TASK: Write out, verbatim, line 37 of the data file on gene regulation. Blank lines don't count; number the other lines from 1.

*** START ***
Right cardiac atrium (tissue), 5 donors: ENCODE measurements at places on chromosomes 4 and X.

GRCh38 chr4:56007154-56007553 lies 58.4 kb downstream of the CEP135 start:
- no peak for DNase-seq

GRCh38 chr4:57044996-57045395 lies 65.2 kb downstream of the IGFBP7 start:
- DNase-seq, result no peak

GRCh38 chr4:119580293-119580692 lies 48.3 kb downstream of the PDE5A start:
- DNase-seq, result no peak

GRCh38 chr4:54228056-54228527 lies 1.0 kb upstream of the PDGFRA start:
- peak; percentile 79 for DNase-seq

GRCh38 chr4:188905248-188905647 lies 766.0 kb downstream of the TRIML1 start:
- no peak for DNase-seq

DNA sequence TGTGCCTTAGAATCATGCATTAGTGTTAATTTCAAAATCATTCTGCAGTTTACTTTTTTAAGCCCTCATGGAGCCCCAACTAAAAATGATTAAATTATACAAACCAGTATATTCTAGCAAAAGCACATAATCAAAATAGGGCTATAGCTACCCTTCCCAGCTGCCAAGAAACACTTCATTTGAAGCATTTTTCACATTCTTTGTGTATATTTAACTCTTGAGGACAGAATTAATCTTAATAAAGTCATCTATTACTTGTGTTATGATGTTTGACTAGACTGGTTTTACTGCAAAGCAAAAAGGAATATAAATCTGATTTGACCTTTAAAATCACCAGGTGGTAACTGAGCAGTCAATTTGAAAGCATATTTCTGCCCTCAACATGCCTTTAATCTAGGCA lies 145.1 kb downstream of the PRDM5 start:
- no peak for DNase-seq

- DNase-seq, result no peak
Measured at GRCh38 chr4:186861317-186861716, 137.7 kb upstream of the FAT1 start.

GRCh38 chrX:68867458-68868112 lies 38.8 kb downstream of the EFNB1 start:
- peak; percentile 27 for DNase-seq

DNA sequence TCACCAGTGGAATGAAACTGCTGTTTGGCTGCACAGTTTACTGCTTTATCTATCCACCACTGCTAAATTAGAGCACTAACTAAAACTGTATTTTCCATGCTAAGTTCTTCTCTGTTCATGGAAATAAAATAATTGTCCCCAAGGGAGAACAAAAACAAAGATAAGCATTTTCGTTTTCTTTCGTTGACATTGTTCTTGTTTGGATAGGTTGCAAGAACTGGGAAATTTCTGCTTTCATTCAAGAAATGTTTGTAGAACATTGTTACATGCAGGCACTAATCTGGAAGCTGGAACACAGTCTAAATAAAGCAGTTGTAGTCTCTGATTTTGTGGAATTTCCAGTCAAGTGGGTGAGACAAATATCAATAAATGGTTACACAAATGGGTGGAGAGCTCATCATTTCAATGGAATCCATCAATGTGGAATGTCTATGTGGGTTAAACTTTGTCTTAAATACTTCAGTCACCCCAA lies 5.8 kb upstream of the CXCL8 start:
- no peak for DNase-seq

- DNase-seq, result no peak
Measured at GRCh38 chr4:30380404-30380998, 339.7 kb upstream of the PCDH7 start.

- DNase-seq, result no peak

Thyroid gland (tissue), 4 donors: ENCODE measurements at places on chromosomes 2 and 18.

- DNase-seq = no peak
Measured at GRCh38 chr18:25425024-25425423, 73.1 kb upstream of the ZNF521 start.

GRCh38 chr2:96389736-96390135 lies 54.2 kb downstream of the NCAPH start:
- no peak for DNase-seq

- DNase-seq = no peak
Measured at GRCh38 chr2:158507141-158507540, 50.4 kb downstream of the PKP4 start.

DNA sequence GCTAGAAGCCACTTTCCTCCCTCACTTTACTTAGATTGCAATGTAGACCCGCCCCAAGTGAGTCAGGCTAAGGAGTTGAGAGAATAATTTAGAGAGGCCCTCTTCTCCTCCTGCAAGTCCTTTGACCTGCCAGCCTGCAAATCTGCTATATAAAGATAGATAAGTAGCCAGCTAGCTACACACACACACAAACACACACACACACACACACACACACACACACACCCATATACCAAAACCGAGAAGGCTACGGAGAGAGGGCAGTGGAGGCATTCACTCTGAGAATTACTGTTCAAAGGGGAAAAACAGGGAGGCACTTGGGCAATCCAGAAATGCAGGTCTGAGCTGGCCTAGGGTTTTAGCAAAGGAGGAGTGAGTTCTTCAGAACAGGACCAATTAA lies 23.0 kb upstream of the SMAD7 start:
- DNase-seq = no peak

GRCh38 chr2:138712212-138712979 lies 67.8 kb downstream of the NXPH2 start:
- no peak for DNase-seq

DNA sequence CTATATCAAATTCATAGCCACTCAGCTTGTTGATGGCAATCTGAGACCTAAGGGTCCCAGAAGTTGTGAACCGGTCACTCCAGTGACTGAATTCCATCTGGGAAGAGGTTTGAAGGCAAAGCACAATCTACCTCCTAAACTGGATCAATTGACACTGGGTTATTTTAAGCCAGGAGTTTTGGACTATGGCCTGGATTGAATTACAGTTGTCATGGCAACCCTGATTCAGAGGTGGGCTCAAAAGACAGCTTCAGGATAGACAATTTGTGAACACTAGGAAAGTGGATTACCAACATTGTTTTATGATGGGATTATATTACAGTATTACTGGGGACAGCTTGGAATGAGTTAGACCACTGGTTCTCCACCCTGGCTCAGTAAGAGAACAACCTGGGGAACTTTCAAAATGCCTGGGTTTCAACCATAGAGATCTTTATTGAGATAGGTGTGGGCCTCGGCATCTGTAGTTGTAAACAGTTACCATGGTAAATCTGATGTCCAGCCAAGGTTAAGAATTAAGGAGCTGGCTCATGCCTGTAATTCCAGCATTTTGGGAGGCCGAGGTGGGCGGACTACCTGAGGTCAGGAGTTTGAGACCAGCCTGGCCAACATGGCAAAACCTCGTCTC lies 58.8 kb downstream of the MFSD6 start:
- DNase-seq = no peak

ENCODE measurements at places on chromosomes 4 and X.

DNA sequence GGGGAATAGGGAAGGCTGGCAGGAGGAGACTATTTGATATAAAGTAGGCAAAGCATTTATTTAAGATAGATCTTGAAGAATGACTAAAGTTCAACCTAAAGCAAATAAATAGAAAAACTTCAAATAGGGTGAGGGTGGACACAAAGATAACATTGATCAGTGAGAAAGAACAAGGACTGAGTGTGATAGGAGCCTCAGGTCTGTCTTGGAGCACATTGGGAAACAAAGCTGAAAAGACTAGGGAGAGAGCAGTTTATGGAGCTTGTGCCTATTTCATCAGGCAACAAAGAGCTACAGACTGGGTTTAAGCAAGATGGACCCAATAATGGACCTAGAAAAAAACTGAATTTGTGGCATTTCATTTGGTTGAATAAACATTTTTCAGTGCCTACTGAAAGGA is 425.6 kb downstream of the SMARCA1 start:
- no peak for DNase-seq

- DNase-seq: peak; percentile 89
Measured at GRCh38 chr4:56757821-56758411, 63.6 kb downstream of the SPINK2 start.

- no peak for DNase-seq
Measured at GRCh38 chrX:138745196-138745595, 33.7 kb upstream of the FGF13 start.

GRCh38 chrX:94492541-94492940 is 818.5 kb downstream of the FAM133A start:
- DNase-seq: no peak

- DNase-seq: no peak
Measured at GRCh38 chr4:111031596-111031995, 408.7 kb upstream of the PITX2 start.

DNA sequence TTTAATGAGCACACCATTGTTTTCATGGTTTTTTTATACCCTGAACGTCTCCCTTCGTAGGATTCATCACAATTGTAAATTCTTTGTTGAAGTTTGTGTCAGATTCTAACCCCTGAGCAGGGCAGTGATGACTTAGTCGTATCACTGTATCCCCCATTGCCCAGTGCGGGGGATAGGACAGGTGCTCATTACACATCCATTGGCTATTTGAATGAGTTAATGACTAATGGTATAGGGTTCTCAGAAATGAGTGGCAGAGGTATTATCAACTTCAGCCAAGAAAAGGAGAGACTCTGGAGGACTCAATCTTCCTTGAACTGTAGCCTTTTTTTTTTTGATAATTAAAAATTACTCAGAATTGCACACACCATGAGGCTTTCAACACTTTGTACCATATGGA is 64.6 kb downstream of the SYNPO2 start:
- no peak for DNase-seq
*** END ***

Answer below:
DNA sequence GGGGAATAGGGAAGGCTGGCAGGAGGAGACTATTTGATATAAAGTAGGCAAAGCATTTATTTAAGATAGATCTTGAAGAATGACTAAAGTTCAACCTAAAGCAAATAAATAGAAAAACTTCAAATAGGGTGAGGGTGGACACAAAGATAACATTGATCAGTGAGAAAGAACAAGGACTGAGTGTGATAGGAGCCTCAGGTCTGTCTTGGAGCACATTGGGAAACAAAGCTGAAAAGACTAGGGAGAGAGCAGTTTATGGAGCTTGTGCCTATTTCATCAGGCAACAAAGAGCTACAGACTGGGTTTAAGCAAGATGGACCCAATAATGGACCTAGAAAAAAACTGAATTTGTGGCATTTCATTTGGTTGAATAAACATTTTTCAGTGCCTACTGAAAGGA is 425.6 kb downstream of the SMARCA1 start: